Back2Bikes: From a toolbox to a well-oiled machine

Back2Bikes: From a toolbox to a well-oiled machine
Kaylah Joelle Baker

While owning a bike is simply just another mode of transport for many, for some people it is a luxury they cannot afford.

Witnessing people who so desperately needed bikes for transport struggle without due to their cost, Mike King saw the potential for more to be done and started to put his toolbox to use and establish not-for-profit community bike workshop Back2Bikes.

Creating the workshop with a sole mission to help people in need through refurbishing donated bikes, Back2Bikes is now a well-oiled machine running with the help of paid workshop managers alongside volunteers.

Finding out about Back2Bikes when his neighbour Mike saw him working on his own bike in his garage, Mark Bradley started volunteering at the workshop for six months before taking on his current role as a workshop manager full-time.

“The workshop has been going for about 10 years now and it was started out of altruistic motivations. Our mission is to help people through transportation with bicycles,” Mr Bradley said.

“We recycle bikes as our main service, and with those bikes we donate to people in need, such as healthcare holders, refugees and asylum seekers.”

Through setting aside Sundays for volunteers to come in and help refurbish the bikes, Back2Bikes has continued to donate “15 to 20 bikes a month to people in need.”

In addition, the not-for-profit also sells refurbished bikes as a way to generate cash to run the business and offers service and repairs.

Considering bicycles “very enabling machines”, Mark has seen the business help many people in more ways than one.

“We have people who come to us who have been released from prison and have been offered a job, but they need transport and have no money. To have a bike it suddenly means they can fulfil that want of theirs and get to a job, make some money and get back on their feet,” he said.

As well as helping with providing people much needed transport, Back2Bikes also provides Buddy Bikes for people who are usually unable to enjoy cycling on their own.

“Buddy bikes are for people who want to give their kids the opportunity of enjoying riding. Their kids are disabled to the extent that they can’t ride by themselves, but they can still enjoy the sensation of riding in what is essentially a tandem bike,” Mr Bradley said.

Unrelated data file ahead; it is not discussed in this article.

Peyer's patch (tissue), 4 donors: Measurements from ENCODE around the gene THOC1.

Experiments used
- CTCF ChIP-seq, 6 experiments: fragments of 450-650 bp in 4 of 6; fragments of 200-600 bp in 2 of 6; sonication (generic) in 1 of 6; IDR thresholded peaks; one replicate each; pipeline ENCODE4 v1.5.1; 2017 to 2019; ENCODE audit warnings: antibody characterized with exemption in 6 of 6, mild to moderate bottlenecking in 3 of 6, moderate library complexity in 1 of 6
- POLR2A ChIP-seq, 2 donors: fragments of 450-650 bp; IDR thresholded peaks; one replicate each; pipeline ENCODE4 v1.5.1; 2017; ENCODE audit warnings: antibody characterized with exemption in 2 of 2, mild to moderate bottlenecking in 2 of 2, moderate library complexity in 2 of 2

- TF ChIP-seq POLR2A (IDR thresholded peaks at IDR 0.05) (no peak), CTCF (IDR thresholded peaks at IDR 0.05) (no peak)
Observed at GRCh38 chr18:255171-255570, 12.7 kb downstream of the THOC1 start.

With bicycle usage increasing, Back2Bikes also ensures people have an understanding of how to repair their own bike through providing training courses in bike maintenance.

“The biggest thing with Back2Bikes is we take on a challenge and help people get their bike going. We prefer to help people stay mobile rather than put them in a situation where their only option is to get a new bike, which is quite often beyond people’s means,” Mr Bradley said.

“We will use second hand parts, will be resourceful and implement that way of thinking to get bikes repaired and working again.”

Citing the main two successful ingredients of Back2Bikes as their “volunteer workforce” and “donations”, Mark is quick to encourage anyone wanting to get involved to come in and have a chat with a workshop manager.

“We are very easy going. And with regards to donations, we will take anything and then that way we can decide what is usable on the bike,” he said.

“We can decide whether it is suitable for restoration or for certain parts, or failing that in the worst situation we can thoroughly recycle the bike for scrap metal. Nothing goes to waste and it’s a really good way for people to contribute.”

“It also often motivates people to go to a lot of trouble to bring bikes into us, because they want to see the bike properly or best utilised.”

Back2Bikes workshop can be found at 525 Williamstown Rd, Port Melbourne with opening hours 10am to 4pm Monday through to Saturday. To be a part of Sunday Volunteer Sessions, reach out to Back2Bikes on their website •

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